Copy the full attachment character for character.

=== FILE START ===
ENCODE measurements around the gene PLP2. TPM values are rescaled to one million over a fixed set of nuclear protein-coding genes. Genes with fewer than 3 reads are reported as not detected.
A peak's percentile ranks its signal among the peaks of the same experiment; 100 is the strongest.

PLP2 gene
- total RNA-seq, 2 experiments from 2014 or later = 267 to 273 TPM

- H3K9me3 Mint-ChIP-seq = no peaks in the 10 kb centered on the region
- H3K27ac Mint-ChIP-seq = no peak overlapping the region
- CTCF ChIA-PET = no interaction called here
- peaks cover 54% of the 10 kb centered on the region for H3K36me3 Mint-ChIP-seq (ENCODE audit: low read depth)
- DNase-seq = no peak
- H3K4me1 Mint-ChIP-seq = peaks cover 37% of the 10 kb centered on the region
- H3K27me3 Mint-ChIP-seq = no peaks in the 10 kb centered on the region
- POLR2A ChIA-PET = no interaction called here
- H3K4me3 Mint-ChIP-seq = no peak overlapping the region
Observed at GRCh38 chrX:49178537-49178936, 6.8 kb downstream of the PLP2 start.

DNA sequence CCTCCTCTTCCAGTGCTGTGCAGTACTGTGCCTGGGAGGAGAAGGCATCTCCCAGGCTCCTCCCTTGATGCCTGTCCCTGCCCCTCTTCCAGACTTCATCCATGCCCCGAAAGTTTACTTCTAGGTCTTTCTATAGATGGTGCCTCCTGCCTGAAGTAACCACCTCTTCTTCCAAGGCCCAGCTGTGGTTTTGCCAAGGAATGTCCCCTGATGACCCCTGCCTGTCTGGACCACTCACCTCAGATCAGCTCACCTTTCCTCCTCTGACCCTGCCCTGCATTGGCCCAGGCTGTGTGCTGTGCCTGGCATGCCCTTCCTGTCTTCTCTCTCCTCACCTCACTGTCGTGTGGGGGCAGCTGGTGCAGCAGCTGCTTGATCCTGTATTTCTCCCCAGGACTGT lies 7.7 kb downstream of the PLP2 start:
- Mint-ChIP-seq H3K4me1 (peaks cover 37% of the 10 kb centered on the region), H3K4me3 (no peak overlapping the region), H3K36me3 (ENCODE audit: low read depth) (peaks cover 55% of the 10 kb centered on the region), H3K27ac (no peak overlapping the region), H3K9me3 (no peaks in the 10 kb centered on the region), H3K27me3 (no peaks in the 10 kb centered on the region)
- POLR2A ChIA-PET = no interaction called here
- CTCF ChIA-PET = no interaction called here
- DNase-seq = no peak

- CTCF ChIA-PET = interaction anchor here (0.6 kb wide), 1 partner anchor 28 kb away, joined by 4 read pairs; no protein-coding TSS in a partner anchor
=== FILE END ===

ENCODE measurements around the gene PLP2. TPM values are rescaled to one million over a fixed set of nuclear protein-coding genes. Genes with fewer than 3 reads are reported as not detected.
A peak's percentile ranks its signal among the peaks of the same experiment; 100 is the strongest.

PLP2 gene
- total RNA-seq, 2 experiments from 2014 or later = 267 to 273 TPM

- H3K9me3 Mint-ChIP-seq = no peaks in the 10 kb centered on the region
- H3K27ac Mint-ChIP-seq = no peak overlapping the region
- CTCF ChIA-PET = no interaction called here
- peaks cover 54% of the 10 kb centered on the region for H3K36me3 Mint-ChIP-seq (ENCODE audit: low read depth)
- DNase-seq = no peak
- H3K4me1 Mint-ChIP-seq = peaks cover 37% of the 10 kb centered on the region
- H3K27me3 Mint-ChIP-seq = no peaks in the 10 kb centered on the region
- POLR2A ChIA-PET = no interaction called here
- H3K4me3 Mint-ChIP-seq = no peak overlapping the region
Observed at GRCh38 chrX:49178537-49178936, 6.8 kb downstream of the PLP2 start.

DNA sequence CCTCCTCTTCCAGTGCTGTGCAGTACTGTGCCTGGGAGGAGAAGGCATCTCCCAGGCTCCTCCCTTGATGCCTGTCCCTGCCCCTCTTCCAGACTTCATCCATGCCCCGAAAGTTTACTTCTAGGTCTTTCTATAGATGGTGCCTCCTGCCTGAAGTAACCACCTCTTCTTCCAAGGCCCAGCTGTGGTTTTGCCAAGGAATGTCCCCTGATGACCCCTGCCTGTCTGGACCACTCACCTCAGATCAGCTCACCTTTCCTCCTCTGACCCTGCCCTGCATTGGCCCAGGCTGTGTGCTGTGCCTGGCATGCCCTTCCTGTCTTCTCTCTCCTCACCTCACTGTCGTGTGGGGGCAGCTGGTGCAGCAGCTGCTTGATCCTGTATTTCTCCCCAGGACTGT lies 7.7 kb downstream of the PLP2 start:
- Mint-ChIP-seq H3K4me1 (peaks cover 37% of the 10 kb centered on the region), H3K4me3 (no peak overlapping the region), H3K36me3 (ENCODE audit: low read depth) (peaks cover 55% of the 10 kb centered on the region), H3K27ac (no peak overlapping the region), H3K9me3 (no peaks in the 10 kb centered on the region), H3K27me3 (no peaks in the 10 kb centered on the region)
- POLR2A ChIA-PET = no interaction called here
- CTCF ChIA-PET = no interaction called here
- DNase-seq = no peak

- CTCF ChIA-PET = interaction anchor here (0.6 kb wide), 1 partner anchor 28 kb away, joined by 4 read pairs; no protein-coding TSS in a partner anchor